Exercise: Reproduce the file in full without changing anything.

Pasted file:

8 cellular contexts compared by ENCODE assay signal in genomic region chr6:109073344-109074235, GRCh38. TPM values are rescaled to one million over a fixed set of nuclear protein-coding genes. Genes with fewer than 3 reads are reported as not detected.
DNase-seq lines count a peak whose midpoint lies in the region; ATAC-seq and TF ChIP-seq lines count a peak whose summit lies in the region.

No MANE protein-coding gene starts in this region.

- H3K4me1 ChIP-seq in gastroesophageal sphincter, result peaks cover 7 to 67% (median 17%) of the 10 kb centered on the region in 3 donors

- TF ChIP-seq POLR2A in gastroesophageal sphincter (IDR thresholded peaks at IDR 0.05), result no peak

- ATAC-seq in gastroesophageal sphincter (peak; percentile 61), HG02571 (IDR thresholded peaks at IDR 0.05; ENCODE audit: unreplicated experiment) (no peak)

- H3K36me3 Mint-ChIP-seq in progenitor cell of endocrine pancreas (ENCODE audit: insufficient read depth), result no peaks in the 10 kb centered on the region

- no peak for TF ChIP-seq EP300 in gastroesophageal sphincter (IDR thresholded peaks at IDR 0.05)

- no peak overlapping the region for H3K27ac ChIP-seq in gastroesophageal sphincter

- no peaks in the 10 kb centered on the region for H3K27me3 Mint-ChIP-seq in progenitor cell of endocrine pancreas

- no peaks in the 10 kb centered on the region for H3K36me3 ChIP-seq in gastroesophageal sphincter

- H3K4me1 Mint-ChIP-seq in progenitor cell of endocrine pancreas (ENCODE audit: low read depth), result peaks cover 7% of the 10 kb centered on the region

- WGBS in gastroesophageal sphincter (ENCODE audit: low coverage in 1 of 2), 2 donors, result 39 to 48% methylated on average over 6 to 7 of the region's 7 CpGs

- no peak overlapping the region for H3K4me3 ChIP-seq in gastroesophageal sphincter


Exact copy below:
8 cellular contexts compared by ENCODE assay signal in genomic region chr6:109073344-109074235, GRCh38. TPM values are rescaled to one million over a fixed set of nuclear protein-coding genes. Genes with fewer than 3 reads are reported as not detected.
DNase-seq lines count a peak whose midpoint lies in the region; ATAC-seq and TF ChIP-seq lines count a peak whose summit lies in the region.

No MANE protein-coding gene starts in this region.

- H3K4me1 ChIP-seq in gastroesophageal sphincter, result peaks cover 7 to 67% (median 17%) of the 10 kb centered on the region in 3 donors

- TF ChIP-seq POLR2A in gastroesophageal sphincter (IDR thresholded peaks at IDR 0.05), result no peak

- ATAC-seq in gastroesophageal sphincter (peak; percentile 61), HG02571 (IDR thresholded peaks at IDR 0.05; ENCODE audit: unreplicated experiment) (no peak)

- H3K36me3 Mint-ChIP-seq in progenitor cell of endocrine pancreas (ENCODE audit: insufficient read depth), result no peaks in the 10 kb centered on the region

- no peak for TF ChIP-seq EP300 in gastroesophageal sphincter (IDR thresholded peaks at IDR 0.05)

- no peak overlapping the region for H3K27ac ChIP-seq in gastroesophageal sphincter

- no peaks in the 10 kb centered on the region for H3K27me3 Mint-ChIP-seq in progenitor cell of endocrine pancreas

- no peaks in the 10 kb centered on the region for H3K36me3 ChIP-seq in gastroesophageal sphincter

- H3K4me1 Mint-ChIP-seq in progenitor cell of endocrine pancreas (ENCODE audit: low read depth), result peaks cover 7% of the 10 kb centered on the region

- WGBS in gastroesophageal sphincter (ENCODE audit: low coverage in 1 of 2), 2 donors, result 39 to 48% methylated on average over 6 to 7 of the region's 7 CpGs

- no peak overlapping the region for H3K4me3 ChIP-seq in gastroesophageal sphincter